Staff Spotlight Get to know one of our Doctors of Physical Therapy!

Science Behind PT Follow a case study about how PT helpS knee recovery

Healthy Recipe! Try this healhy, protein- packed recipe!


Lift Properly. You pick things up constantly. Even if you’re lifting something light, make sure you’re facing the object. Squat, keeping your spine straight. Lift with your leg muscles, as this will reduce the pressure placed on your spine. Use Good Posture. When you’re standing, imagine a string is attached to the top of your head—lifting you up. This will keep your hips, spine, shoulders and neck aligned. If you’re sitting, don’t slouch. Use Strength Training. Your body has hundreds of muscles. These muscles protect and control your spine. By lifting weights, running and swimming, you can keep them strong. Training your core and hip muscles will help distributing lifting power to your hips and legs rather than your back, allowing you to easily control quick, lifting movements. It never hurts to visit a physical therapist, either. Get regular check-ups, and make sure your body is in good condition. If you have a history of back injuries, pain or minor aches, don’t hesitate to talk to a professional. You deserve a pain-free life, and your back will thank you.

Back pain can hinder your day-to-day activities. Left untreated, it can even lead to long-term joint, spine and nerve damage. As one of themost common physical complaints, over 80 percent of the U.S. population will suffer from it at some point in their lifetime. The pain itself can hinder your ability to reach, lean, kneel, lift or bend. It can also hinder your time spent with friends and family. Direct pain aside, minor aches and cramps associatedwith a back painproblemcanmake you irritable—ruining your good time.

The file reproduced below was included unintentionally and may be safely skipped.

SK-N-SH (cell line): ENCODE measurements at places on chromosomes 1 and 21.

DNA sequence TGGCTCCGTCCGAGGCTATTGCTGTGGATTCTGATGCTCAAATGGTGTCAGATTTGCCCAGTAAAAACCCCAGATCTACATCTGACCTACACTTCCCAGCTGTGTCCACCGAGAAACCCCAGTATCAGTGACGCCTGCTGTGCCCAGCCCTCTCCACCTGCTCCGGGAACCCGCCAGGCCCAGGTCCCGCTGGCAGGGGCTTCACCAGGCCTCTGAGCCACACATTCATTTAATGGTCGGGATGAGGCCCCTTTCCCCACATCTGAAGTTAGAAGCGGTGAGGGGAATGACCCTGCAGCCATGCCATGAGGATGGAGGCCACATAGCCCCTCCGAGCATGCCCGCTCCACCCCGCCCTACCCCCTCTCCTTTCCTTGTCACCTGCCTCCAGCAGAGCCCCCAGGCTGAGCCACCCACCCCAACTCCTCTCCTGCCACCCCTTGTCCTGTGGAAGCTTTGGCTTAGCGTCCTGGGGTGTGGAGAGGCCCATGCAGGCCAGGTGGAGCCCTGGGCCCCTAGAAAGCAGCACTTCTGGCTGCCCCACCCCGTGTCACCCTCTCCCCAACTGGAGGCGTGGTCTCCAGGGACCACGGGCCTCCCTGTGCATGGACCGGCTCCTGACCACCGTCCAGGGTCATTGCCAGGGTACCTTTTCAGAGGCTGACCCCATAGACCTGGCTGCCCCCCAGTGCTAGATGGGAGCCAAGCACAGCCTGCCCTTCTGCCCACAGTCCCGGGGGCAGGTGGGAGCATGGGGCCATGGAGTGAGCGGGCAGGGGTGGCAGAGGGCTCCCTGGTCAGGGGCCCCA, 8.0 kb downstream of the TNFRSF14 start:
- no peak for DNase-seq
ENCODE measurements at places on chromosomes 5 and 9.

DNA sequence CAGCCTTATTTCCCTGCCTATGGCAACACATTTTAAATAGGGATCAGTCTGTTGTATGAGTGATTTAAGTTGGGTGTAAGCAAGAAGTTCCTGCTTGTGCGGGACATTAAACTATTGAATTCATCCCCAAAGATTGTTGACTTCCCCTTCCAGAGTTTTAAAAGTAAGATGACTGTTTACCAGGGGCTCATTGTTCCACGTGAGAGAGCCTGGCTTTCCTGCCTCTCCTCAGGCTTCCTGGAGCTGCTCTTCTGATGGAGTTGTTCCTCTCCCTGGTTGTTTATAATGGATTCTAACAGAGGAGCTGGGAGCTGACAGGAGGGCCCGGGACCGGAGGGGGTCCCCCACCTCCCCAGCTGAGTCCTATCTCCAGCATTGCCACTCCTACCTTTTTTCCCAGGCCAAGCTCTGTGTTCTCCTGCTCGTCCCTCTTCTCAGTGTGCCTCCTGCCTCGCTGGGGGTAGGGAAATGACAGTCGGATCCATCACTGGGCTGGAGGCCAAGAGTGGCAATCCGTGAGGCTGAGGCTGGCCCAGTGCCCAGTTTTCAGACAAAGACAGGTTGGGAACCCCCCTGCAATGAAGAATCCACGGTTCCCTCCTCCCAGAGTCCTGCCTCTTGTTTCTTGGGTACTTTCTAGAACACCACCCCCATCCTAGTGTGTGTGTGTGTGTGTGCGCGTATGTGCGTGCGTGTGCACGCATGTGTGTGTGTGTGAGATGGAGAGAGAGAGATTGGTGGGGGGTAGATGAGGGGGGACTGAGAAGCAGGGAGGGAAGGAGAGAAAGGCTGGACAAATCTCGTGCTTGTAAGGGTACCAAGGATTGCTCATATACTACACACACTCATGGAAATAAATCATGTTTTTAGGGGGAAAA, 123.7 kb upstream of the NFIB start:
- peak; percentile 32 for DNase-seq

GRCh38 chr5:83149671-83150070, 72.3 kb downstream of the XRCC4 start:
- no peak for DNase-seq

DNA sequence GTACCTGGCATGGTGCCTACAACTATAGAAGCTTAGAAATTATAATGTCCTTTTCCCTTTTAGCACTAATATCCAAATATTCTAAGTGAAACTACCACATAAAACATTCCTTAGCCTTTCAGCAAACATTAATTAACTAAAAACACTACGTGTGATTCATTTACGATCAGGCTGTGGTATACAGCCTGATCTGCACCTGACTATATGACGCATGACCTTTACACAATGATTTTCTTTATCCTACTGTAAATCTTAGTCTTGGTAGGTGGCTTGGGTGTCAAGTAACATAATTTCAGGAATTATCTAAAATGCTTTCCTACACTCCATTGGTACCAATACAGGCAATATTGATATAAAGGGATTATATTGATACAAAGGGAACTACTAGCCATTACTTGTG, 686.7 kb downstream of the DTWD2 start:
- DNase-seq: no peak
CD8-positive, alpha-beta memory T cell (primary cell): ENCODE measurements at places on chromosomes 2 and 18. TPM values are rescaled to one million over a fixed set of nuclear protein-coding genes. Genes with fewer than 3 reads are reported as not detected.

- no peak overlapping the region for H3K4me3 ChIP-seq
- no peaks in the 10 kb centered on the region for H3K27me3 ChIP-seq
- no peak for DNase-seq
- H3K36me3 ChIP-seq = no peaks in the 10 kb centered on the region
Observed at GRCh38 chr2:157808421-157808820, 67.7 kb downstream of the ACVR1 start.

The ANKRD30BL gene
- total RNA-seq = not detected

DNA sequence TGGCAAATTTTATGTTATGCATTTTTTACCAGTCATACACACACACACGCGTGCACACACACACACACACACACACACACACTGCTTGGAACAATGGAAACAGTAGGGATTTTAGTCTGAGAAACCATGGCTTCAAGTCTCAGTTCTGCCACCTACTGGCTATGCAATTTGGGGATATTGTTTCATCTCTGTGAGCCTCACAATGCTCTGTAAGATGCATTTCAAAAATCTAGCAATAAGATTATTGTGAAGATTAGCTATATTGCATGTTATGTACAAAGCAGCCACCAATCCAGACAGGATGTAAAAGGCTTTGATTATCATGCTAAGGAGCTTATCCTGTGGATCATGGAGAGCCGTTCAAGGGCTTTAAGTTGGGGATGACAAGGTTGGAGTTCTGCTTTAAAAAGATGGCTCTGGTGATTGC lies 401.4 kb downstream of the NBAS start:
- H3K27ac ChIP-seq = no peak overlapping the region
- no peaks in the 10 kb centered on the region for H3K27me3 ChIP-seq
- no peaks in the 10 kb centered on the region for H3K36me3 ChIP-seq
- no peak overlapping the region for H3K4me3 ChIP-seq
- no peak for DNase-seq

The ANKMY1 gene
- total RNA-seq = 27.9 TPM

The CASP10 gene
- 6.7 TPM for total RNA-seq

Unfortunately, a lot of people don’t seek treatment when back pain arises. Before they know it, they have a big problem. They might assume nothing— except for medication—can solve their back pain problem. Medication might mask the pain, but it won’t cure the problem’s root cause. PHYSICAL THERAPY IS CATERED TOWARD YOUR NEEDS & GOALS! You’re in luck: Back pain is treatable! The National Institute of Neurological Disorders and Stroke covers a number of back pain remedies. These include the use of strength exercise, physical therapy and medication. Where medication is considered, anti- inflammatory drugs, analgesic medications and counter-irritants are the most popular. Before you can treat your back pain, however, you need to know why it started. Whether you’ve tweaked a muscle or have a deeper injury, a spine specialist can help. BACK PAIN PREVENTION A little prevention goes a long way. If you want to avoid future back pain, you can make sure you’re being good to your back.


A few things cause back pain. The American Physical Therapy Association covers each of these, but the following are leading causes: • Spinal and core muscle weaknesses • Bad posture • Spinal muscle and tissue damage • Improper lifting form • Limited hip, spine and thigh muscle flexibility • Bad abdominal, pelvic and back muscle coordination

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Staff Spotlight


in an Out-Patient Orthopedic clinic, and my interest in that aspect of Physical Therapy began to blossom at that time. The curriculum at Texas State University placed a big emphasis on Orthopedics, and after the first several classes, I knew that was what I wanted to pursue. One of the biggest factors that intrigued me about becoming a Physical Therapist was that we have the opportunity to be “lifetime learners,” and continually hone our skills and further our understanding and knowledge. As a result, I am currently enrolled with the Manual Therapy Institute, and am pursuing my specialization in Orthopedic Manual Therapy. My favorite aspect of the job is getting the chance to be a part of my patients’ lives and help them pursue and achieve their goals. When not helping patients get better, I really enjoy playing recreational sports such as golf, soccer, and softball, spending time with my family, and exercising.”